Working with Audio
All audio tracks are placed on the desktop using the Audio Track device. The following page includes more detailed instructions on how to work with these devices.
On the timeline, audio is organized in so called audio regions. An audio region is a continuous piece of audio which you can arrange on the timeline. The following image shows three audio regions:
From this view, you can drag the regions around and change their length. To see a more detailed view of the audio, doube clikc a region to see the waveform.
An audio region will only ever play back audio between audio region start/end. The actual sample loaded is shown as the waveform, but what’s played back of the waveform is determined by the loop region.
Whatever is marked by the loop region is played back as soon as the audio region starts, and the content of the loop region is looped until the region ends.
You can change the location of the loop region by dragging the loop region handles back and forth. To change the location of the loop region within the sample, drag on the bar between the handles.
Playback Speed Automation
Each looping sample has a bpm associated with it that is the “source bpm” of the sample. By default, the sample plays with constant speed from front to back, with a speed that makes the source bpm of the sample match the bpm of the project.
The speed of the sample is determined by the playback automation handles. By default, there is:
one at the very beginning of the sample at 0%
one at the very end at 100%
From these two handles, audiotool calculates the playback as shown in the white line below. Each position in the audio sample corresponds to the % the automation line points to. For example:
at the beginning, the automation line is at 0%; thus, the sample is at the beginning
in the center (at half of the region), the automation is at 50%; thus, the sample has has played 50% of its content at half the duration
at the end, the automation is at 100%, and the sample has finished
If, for example, you create a new automation handle by double clicking anywhere in the sample, and then drag the automation handle around, you can see the waveform changing as the speed of the sample changes in various parts of the sample.
For example, let’s consider the following change in playback speed. In this image, we created a new automation handle by double clicking anywhere in the sample, then draging the handle to the location shown in the image:
As you can see, the waveform was pushed together right until the first handle; after the first handle, the waveform was pulled apart. This is because now, the sample is played back from 0% to about 80% between the 1st and 2bd handle (making the playback way faster), and the remaining 20% are played back between the 2nd and 3rd handle (making the playback wa slower). Here’s the automation line drawn over the audio sample:
If you only drag the handle horizontally, you only change the playback speed of the sample before/after the handle; you won’t change where the handle points to in the original handle. This is how you can move e.g. the location where a kick drum is played in time.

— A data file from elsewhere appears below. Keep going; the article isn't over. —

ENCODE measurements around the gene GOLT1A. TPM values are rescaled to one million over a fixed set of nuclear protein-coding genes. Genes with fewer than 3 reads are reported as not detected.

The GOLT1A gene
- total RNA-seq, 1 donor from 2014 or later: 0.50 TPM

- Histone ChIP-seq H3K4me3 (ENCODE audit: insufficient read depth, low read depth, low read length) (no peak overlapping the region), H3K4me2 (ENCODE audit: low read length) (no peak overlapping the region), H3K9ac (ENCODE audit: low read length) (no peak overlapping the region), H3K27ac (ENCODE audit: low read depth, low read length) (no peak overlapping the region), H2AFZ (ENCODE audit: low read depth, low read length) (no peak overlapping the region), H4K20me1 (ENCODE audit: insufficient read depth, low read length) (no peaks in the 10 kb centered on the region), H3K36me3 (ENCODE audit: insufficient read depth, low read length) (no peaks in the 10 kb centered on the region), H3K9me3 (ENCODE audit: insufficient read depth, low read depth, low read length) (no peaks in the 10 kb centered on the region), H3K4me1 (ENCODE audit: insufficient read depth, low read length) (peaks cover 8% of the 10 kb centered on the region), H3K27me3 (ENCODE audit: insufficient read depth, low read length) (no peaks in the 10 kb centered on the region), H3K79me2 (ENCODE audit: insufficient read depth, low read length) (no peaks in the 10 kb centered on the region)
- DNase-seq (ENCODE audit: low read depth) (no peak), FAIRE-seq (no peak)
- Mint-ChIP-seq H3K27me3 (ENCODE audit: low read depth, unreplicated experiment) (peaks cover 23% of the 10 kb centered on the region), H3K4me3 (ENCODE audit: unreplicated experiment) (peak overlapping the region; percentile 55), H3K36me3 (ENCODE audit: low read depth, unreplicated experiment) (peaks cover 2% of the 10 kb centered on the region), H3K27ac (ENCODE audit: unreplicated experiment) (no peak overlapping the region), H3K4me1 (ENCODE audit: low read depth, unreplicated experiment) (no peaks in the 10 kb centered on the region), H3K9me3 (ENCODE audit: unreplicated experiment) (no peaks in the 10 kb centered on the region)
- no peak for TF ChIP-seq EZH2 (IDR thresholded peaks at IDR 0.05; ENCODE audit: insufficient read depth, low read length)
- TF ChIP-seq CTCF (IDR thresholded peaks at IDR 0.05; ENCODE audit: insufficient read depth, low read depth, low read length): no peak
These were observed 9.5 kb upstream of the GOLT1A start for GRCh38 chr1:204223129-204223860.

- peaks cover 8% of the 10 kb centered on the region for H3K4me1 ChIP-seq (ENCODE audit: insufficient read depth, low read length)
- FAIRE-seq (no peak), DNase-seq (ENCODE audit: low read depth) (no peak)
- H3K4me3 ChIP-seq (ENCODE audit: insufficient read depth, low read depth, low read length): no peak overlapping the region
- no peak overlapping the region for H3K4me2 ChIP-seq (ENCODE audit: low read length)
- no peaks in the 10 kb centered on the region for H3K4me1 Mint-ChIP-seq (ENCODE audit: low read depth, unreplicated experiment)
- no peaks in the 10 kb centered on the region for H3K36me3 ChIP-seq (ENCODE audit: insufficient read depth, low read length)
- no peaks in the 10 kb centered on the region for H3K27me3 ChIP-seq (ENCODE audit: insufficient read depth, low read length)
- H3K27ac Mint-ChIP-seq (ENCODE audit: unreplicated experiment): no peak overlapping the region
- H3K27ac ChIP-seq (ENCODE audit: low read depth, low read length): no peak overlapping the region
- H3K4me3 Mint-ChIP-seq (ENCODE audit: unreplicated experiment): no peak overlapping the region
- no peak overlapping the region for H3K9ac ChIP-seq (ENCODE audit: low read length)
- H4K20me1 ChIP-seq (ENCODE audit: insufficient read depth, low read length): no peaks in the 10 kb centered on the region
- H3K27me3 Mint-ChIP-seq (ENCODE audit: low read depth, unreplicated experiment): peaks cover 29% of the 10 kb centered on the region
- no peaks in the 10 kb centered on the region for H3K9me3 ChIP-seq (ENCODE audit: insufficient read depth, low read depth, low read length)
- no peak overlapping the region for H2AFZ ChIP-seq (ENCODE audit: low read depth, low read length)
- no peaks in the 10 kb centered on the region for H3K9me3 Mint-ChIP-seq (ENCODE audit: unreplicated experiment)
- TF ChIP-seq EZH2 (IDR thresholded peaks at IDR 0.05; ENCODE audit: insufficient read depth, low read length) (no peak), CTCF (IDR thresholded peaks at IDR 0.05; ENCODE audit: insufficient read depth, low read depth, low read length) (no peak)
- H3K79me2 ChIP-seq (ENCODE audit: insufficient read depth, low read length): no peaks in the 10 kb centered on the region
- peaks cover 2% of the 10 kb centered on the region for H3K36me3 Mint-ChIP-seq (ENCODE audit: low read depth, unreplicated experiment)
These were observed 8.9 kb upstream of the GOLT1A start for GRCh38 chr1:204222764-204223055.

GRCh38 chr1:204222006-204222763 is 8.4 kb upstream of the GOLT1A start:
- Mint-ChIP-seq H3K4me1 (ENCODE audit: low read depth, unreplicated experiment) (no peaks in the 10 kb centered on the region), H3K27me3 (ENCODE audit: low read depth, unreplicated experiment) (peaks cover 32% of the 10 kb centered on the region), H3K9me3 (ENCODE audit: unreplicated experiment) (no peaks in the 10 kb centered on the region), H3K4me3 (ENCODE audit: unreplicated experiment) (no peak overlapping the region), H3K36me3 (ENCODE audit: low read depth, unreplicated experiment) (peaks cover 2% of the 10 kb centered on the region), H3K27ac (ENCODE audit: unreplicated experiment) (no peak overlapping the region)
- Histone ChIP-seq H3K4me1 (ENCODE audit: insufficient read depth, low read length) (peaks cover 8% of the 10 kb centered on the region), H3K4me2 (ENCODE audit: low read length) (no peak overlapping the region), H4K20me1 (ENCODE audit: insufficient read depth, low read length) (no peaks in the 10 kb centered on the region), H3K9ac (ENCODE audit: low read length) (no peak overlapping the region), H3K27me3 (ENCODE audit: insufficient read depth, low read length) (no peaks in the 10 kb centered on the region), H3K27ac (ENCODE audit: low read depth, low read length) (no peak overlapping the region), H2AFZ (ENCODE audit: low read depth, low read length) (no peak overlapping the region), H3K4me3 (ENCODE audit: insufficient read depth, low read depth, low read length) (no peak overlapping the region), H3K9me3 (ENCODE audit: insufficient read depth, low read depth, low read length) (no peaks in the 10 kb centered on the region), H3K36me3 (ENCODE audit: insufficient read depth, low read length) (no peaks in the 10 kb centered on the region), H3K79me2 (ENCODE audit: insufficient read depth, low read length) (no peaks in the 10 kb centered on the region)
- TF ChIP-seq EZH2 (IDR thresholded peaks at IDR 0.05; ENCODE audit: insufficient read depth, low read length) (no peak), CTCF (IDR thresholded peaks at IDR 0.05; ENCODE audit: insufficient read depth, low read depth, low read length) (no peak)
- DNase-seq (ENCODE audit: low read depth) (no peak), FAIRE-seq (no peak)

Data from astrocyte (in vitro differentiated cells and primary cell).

As you play back the sample like this, you will notice that the pitch of the sample changes with the speed of the playback. This is because the sample is set to playback mode “pitch”. To make the sample have constant pitch even as the speed of playback changes, you can right click the region, then click “Change Playback Mode” -> “Timestretch”:
If you want to play an instrument or sing onto your audiotool track, this feature is for you. Audio Live Recording relaxes  the 30 sec upload limit and calibrates your audio system to record your instrument or voice in perfect sync with your track.
Audiotool is, to nobody’s surprise, a browser application and those are unfortunately inherently bad in handling real time audio. To get this working we introduce two workarounds: We create a mix-down of your track to reduce glitches during playback. Then we calibrate your audio system, meaning we measure the elapsed time between generating and receiving audio (latency). This round trip time later helps to place your recording in perfect sync to your track. For this you need to take some time and patience to setup your equipment.
After the mix-down is created you can advance to the calibration dialog. Just follow the instructions to the letter. Once the latency has been measured, it is kept for the entire audiotool session. However, switching your audio-setup or browser tab can change that value. We encourage you to calibrate your system before each recording to be sure.
You can adjust the start position of the recording, change the pre-count settings and the input channel(s). Click Record to start and to stop recording. You can then preview your recording, discard or upload it through Probe. Please be aware that there is no echo or noise cancellation. Wearing headphones is mandatory.
Create or use an existing audio-track device. Use either the red record button in the track header or the corresponding item in the context menu to start the recording function.
Wait for the mix-down to complete.
Calibrate your audio system. For best results make sure to adjust the volume of your microphone and headphones so that the sound peaks into the green area. Once you get the same time value twice, we assume that we’ve measured your system’s latency and you can advance.
Record your audio. After clicking Stop you can preview your recording, upload or record again.
If you click the Upload button, your recording will be sent to our sample editor Probe for further processing.
Your audio recording is automatically placed in the timeline after upload. You are done!
For a quick overview watch this video: The Sample Library
For a quick overview watch this video: Upload Samples